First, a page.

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Insurance Article

Yee Peng Lantern Festival: An Ethereal Experience

November 21 2017
Yee Peng Lantern Festival

Get to know Thailand’s Festival of Lights

Remember the animated movie ‘Tangled’? If you do, then you’ll also remember the scene where the King and Queen of Corona release sky lanterns once in a year, with the hope that their missing daughter would return someday. The spectacle of hundreds of sky lanterns floating against the dark sky was one of the most magical scenes in the movie.

That scene is not consigned to fiction alone, but is inspired by reality. Every year, mostly during November, this spectacle is seen during the Yee Peng Festival that takes place in northern Thailand. Chiang Mai, the city which was the erstwhile capital of the Lanna kingdom, has become synonymous with this festival that is celebrated there with great fervour along with the Loy Krathong festival.

When is it Celebrated?

Yee Peng is the festival of lights having Brahmin origins, and is inextricably linked with the Lanna kingdom. It is celebrated on the full moon day of the twelfth lunar month, according to the Thai lunar calendar. This is the reason why the dates keep on changing every year. It originally was an individual event that marked the end of the rainy season and the start of winter season.

The symbolic gesture of releasing the lantern signifies the ‘letting go’ of all ills and misfortunes of the previous year. Buddhists also believe that if a wish is made before setting off the lantern, then it is sure to come true.

Lantern Types and Decorations

Chiang Mai lights up at this time of the year with candles and, especially lanterns that come in a variety of shapes and sizes. Lanterns are mainly of four types: khom kwaen (hanging lantern), khom paad (revolving lantern), khom thuea (carrying lantern) and the most famous khom loy (hot air floating lantern).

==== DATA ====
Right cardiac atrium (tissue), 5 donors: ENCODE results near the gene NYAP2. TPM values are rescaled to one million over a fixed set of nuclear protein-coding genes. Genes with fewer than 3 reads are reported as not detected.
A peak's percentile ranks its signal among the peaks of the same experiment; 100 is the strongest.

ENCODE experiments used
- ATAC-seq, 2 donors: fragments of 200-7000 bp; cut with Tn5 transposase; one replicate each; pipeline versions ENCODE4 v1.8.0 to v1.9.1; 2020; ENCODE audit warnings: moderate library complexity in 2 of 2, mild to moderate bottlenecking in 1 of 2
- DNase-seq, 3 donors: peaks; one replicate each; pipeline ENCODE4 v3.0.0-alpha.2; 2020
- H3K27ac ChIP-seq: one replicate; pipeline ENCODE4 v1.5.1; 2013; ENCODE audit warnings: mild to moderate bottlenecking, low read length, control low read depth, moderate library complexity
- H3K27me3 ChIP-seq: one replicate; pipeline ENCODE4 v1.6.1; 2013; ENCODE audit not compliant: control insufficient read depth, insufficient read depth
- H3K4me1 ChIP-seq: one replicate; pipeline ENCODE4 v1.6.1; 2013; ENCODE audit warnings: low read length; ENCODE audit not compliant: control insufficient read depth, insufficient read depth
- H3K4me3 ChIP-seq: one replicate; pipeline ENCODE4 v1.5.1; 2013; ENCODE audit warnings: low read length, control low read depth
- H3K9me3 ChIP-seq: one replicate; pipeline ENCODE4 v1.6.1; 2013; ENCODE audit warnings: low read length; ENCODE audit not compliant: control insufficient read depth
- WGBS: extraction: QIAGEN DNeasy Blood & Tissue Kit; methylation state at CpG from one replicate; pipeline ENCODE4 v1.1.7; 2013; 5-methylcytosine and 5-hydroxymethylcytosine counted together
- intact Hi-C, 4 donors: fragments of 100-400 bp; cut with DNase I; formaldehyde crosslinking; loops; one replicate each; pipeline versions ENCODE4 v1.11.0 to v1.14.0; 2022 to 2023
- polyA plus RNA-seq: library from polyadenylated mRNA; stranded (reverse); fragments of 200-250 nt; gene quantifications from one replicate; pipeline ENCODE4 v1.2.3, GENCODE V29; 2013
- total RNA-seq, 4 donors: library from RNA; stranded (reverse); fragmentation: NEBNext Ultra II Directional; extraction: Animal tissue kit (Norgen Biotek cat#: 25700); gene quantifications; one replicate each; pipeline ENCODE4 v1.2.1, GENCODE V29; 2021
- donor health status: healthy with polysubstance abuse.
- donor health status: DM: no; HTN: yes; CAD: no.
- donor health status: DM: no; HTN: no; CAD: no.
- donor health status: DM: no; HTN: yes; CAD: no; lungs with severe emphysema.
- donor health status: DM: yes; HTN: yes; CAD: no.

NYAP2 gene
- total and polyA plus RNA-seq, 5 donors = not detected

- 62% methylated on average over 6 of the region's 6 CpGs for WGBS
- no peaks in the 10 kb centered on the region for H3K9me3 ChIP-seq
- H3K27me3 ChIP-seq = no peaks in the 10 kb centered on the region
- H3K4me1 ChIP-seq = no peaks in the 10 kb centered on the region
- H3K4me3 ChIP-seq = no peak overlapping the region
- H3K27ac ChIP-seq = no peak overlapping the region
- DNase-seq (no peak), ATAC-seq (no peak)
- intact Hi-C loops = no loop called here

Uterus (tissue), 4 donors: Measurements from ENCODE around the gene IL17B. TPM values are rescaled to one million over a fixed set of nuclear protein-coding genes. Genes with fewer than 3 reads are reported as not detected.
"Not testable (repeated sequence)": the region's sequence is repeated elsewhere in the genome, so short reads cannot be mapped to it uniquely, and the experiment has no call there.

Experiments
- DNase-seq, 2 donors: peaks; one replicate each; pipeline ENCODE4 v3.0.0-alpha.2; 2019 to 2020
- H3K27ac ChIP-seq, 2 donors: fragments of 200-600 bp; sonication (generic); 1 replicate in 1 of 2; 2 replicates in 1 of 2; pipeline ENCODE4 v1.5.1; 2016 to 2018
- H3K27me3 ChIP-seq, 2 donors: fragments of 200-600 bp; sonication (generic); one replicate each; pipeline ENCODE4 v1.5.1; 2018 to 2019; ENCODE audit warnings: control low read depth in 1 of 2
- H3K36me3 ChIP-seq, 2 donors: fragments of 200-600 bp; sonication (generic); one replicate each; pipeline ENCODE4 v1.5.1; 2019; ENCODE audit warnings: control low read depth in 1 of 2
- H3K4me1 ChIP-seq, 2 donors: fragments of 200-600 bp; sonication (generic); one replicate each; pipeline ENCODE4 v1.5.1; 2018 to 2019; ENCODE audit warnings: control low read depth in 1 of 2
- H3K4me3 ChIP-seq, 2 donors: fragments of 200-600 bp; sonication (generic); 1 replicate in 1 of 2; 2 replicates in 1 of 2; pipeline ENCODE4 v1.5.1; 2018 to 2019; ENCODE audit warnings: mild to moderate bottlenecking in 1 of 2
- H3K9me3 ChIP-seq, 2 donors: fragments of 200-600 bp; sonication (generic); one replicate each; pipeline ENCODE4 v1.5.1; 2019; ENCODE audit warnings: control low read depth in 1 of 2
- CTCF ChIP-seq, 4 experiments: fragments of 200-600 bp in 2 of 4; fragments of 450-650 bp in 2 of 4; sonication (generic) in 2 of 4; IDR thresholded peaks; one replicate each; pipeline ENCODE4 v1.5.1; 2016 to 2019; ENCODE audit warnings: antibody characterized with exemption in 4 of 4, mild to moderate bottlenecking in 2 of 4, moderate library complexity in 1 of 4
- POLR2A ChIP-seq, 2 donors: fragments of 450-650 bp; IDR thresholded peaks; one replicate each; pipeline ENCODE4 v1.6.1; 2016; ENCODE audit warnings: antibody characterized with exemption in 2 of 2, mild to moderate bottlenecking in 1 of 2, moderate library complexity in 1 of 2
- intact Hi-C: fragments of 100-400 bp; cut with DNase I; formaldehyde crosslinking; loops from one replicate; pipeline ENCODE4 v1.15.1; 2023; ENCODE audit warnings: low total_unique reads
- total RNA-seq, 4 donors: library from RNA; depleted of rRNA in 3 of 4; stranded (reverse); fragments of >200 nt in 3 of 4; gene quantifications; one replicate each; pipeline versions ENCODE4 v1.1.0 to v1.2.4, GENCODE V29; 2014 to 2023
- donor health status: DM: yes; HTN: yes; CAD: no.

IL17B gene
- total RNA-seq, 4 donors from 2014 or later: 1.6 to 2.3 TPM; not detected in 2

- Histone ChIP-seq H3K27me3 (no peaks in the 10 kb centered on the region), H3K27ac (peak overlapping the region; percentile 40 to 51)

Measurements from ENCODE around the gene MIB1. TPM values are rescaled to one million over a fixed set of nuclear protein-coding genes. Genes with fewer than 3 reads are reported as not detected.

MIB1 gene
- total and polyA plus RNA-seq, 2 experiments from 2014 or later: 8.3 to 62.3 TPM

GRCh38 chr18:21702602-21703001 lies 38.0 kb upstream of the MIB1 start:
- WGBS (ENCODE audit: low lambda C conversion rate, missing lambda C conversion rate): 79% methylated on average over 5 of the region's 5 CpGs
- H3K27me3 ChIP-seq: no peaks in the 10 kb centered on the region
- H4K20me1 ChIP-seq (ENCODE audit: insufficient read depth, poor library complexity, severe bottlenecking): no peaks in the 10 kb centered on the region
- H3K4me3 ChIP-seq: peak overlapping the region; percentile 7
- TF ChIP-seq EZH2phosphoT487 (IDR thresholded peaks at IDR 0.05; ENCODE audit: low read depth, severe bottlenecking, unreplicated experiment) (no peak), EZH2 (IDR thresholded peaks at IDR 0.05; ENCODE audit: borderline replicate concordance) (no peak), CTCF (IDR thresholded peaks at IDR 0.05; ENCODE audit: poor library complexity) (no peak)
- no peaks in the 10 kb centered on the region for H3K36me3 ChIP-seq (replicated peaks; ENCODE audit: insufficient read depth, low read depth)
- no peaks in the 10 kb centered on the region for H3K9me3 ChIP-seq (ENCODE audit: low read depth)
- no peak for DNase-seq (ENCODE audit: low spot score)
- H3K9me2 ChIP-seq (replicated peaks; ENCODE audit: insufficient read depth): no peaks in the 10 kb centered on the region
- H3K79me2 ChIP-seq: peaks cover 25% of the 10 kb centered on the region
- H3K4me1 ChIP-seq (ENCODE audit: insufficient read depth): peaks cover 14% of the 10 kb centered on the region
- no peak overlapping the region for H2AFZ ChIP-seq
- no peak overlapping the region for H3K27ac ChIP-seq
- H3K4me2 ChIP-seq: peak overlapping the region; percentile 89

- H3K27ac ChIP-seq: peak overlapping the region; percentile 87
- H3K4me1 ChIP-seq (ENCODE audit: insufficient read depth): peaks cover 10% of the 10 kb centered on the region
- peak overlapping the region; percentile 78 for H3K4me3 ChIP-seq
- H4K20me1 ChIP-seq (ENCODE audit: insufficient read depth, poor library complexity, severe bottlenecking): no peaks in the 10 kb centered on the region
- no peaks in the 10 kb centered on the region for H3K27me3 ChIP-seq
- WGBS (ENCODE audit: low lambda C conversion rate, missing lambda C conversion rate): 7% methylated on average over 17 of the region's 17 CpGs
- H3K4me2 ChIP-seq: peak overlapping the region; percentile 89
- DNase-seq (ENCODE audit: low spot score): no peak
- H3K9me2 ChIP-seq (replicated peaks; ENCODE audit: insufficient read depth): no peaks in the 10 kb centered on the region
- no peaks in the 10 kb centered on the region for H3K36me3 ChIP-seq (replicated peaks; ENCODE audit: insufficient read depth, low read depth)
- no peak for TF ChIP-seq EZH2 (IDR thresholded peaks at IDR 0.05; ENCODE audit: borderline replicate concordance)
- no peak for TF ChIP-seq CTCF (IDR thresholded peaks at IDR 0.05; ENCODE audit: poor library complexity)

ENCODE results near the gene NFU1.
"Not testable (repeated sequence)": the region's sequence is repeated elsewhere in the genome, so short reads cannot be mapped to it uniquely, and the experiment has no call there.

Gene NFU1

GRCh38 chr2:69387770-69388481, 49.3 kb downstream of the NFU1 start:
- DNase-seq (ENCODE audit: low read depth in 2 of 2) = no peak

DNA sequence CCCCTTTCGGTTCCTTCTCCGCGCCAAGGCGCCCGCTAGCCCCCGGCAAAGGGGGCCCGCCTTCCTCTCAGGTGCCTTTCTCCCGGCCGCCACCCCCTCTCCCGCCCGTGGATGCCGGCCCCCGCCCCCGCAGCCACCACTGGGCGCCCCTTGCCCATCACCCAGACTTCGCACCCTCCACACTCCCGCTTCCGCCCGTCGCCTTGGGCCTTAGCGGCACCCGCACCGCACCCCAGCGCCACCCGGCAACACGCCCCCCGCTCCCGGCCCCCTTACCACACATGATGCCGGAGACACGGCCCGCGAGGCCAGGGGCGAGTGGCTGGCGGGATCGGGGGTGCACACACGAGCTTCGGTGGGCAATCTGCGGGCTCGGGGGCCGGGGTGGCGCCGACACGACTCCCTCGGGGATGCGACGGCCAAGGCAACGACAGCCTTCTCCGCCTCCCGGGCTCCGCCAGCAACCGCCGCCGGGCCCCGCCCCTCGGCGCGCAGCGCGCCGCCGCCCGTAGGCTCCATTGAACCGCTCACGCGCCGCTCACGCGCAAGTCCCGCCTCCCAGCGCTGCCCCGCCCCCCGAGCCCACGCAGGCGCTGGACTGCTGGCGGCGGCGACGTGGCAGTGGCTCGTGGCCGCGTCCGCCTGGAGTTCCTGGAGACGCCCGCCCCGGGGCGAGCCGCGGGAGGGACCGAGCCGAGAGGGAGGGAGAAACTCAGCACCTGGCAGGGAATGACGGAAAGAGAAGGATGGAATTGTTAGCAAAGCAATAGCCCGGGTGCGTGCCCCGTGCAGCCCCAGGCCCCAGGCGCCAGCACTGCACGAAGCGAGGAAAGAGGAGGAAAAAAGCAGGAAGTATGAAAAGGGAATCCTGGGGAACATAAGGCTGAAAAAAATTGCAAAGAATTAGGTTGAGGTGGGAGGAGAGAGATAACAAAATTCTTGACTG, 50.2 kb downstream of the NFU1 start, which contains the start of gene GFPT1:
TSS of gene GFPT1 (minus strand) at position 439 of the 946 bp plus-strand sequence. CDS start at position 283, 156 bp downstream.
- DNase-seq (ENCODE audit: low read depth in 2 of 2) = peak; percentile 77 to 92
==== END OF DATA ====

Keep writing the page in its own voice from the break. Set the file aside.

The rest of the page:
Colourful lanterns adorn all the important locations such as the Thapae Gate, Three Kings Monument and other gates that are present around the moat encircling the Old Town district. Candles, flowers, flags and coconut leaves are seen decorating entrances to temples, homes, shops etc. The use of light is noteworthy in Buddhist culture as it is viewed as moving away from darkness into light.

The Main Event

Majority of sky lanterns are released on the eve and also on the day of Loy Krathong itself, but the festivities are spread over three days. The best place and time for snapping that enchanting photograph is at the Nawarat Bridge and Iron Bridge (Saphan Lek), which are hotspots for launching lanterns, from dusk till dawn.

The Ping River adds to the beauty with thousands of krathongs (floating basket made of banana leaves that contains a candle, incense and flowers) floating in the water. This is also a part of the ritual and signals carrying away of bad luck and starting afresh.

The Yee Peng festival is definitely a beautiful sight to behold, but it is also a dangerous place to be in. So many people carrying lit paper lanterns is also a recipe for disaster. Especially as the safety systems are not adequate to grapple with the sheer number of people present.

It is therefore advisable to visit Chiang Mai with the coverage afforded by travel insurance. It will help take care of any unfortunate incident and let you enjoy the festivities at your own pace.

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